Just*in Time: March 2012

by Justin B. Terry-Smith

What’s up, Justin?

Photo by Don Harris © Don Harris Photographics, LLC. All rights reserved
Listen, I’ve been reading and watching your blog, Justin’s HIV Journal, and I’ve been a fan of yours and it is truly inspirational to see your strength through it all. Well, all in all, I’ve been diagnosed with HIV for a year now and I’ve been very open with my status to guys I’ve tried to date and to even some of my friends. Now I’m single and I feel more alone than ever. I’ve tried to date poz guys, but most of the ones I’ve met want to only bareback and I don’t want any part of it. I’m scared I will be alone for the rest of my life until the day I die. Any words of advice for me?

Hey, I’m sure that some people who are reading your letter and who are HIV-positive will say that they’ve been there before and I am not an exception. When I found out that I was HIV-positive, it wasn’t easy dating at all. I had one guy who I was dating that told me he never wanted to see me again. Lo and behold, he also became HIV-positive about two years later.

We have to be strong and know that there will be someone out there that will love us for who we are and not see disease when looking into our eyes or soul. Now, when a man says that he doesn’t want you because of your status, respect his decision and move on. The more time you waste thinking about a person who doesn’t want you, the more time is wasted not looking for the one who does want you.

Look inside yourself and know that you are beautiful inside and out and if someone cannot see that then fuck them.

Also, and this has helped me, I suggest that you find an activity that makes you happier than hell and go for it head-on. Keep in mind, too, that there are groups that do have a poz theme to them that are not about dating but about networking and having people that are or will go through the same things you are. Also, if your friends are starting to turn their backs on you just because you have HIV then they are not really your friends and you do not need that drama.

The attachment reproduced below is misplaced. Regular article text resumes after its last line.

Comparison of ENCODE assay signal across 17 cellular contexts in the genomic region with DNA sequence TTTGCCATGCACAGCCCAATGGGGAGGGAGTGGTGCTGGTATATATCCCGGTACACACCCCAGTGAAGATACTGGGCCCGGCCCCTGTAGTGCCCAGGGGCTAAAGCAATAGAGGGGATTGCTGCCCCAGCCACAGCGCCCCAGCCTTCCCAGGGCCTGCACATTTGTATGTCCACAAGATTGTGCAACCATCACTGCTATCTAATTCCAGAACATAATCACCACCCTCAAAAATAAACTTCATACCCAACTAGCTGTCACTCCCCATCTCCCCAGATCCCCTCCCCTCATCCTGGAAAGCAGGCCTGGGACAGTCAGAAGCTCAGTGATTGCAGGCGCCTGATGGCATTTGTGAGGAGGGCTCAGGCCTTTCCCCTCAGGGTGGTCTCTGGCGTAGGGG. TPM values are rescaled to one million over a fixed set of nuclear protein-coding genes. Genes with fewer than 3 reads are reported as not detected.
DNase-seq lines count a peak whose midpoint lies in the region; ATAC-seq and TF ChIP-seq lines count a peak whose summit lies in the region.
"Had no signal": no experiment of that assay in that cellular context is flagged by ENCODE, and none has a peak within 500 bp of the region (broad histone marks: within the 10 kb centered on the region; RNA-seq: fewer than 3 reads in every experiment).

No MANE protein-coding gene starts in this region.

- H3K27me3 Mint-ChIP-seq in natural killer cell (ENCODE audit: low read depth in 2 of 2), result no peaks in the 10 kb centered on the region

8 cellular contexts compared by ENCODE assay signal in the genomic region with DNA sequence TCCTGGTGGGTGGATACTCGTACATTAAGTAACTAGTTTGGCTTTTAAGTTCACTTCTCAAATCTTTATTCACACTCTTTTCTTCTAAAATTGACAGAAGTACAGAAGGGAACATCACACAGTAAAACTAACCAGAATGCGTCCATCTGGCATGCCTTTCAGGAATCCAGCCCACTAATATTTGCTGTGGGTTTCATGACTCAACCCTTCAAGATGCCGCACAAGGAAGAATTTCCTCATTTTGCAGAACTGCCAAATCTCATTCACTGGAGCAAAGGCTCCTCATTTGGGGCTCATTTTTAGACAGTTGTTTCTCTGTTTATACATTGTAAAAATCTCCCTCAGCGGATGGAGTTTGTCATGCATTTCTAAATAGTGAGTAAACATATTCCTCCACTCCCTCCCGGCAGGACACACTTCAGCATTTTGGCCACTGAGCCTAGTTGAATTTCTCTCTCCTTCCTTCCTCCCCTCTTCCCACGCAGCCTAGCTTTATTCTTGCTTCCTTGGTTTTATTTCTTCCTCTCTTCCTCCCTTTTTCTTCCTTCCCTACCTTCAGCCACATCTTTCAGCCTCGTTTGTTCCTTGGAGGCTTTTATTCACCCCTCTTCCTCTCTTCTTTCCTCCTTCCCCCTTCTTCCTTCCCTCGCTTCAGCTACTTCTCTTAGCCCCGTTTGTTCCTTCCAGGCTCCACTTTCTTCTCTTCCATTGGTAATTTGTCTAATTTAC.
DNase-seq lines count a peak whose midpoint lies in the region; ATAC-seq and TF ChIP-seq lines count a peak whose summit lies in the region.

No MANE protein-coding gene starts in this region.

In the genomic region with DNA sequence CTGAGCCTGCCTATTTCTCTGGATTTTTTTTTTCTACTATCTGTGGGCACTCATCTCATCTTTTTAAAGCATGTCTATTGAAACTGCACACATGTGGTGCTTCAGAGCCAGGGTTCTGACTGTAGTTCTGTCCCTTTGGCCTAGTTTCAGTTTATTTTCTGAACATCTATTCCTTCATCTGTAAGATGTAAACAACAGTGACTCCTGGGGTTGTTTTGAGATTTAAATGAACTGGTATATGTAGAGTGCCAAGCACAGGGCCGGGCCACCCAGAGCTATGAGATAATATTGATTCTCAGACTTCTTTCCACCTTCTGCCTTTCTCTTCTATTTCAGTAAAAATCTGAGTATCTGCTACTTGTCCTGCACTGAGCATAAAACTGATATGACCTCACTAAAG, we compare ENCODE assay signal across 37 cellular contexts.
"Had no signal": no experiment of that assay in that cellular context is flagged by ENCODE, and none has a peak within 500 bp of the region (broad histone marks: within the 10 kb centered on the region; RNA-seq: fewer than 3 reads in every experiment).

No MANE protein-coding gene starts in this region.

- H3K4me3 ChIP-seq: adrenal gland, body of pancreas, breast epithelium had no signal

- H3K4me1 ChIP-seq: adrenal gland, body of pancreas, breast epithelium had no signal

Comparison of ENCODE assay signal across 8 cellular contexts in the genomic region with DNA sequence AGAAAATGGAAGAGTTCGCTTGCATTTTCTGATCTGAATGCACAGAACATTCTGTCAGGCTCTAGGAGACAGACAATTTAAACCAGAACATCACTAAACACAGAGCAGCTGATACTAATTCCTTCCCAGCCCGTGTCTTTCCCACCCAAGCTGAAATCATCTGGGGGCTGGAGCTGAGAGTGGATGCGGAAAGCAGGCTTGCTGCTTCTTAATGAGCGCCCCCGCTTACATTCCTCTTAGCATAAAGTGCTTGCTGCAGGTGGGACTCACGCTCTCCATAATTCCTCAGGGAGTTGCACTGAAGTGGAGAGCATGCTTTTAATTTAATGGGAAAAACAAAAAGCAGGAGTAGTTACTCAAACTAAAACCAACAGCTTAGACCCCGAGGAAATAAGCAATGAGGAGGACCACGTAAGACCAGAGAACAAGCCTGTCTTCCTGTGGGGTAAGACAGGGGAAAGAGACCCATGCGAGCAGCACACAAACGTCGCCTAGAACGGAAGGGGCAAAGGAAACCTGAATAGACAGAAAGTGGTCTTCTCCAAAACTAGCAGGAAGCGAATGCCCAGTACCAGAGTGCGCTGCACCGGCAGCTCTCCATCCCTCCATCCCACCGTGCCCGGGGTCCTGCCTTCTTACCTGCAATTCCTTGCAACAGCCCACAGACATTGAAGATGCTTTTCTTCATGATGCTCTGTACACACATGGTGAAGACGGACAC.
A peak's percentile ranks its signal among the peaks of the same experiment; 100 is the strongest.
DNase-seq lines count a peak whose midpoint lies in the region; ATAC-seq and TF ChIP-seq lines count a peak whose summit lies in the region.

I find that there are a lot of people who want a relationship when they are first diagnosed because they are looking for that acceptance that it is okay and that someone will love them. I’m not saying this is happening with you but keep that in perspective. All I’m saying is that be comfortable with yourself and love yourself—then that will open your heart to be loved by someone else.

I need your help. My boyfriend and I have been together for two months and I really love him. We met at a club in Philadelphia; he was dancing and when I saw him I was instantly attracted to him. I started to dance with him and we eventually sat down for a drink and to talk. After that, we started seeing each other sporadically, but recently our relationship has gotten more and more serious. The more we are together the closer we are to having sex. I don’t know what to do—should I tell him?

Okay, honey, this is a situation that we all as HIV-positive people have to deal with. The “should I tell him or her and how” question is a hard one to swallow. But sweetie, hold on, because you might need some water to swallow it down.

Okay, in my opinion, tell him!!! Well, if you two haven’t been intimate then that is good because he should at least have the choice of knowing that this is not what he wants. Give him the option to say “no” or to say “yes.”

In my opinion, the earlier you tell him the more he will respect you in the end. Also there are laws in some states that have been enacted to criminalize people who are living with HIV. I’m not here to scare you, but you need to know the truth.

When you tell him I suggest that you do so in a very comfortable and familiar setting to you both. Be very careful. When telling a loved one it can be very hard. I can relate—I didn’t even get a chance to tell my own mother; she found out through a family member, one I thought I could trust. It is better if he hears from you than one of your friends or family members. Remember, Michelle, there are worse things than to tell your partner that you have HIV, and that would be to not tell him. Stay strong—honesty is the best policy.

Justin B. Terry-Smith has been fighting the good fight since 1999. He’s garnered recognition and awards for his work, but he’s more concerned about looking for new ways to transform society for the better than resting on his laurels. He started up in gay rights and HIV activism in 2005, published an HIV-themed children’s book, I Have A Secret (Creative House Press) in 2011, and created his own award-winning video blog called, “Justin’s HIV Journal” (justinshivjournal.blogspot.com). Now, with this column, Justin has found a way to give voice to the issues that people write to him about. Visit his main Web site at www.justinbsmith.com. He welcomes your questions at [email protected].

March 2012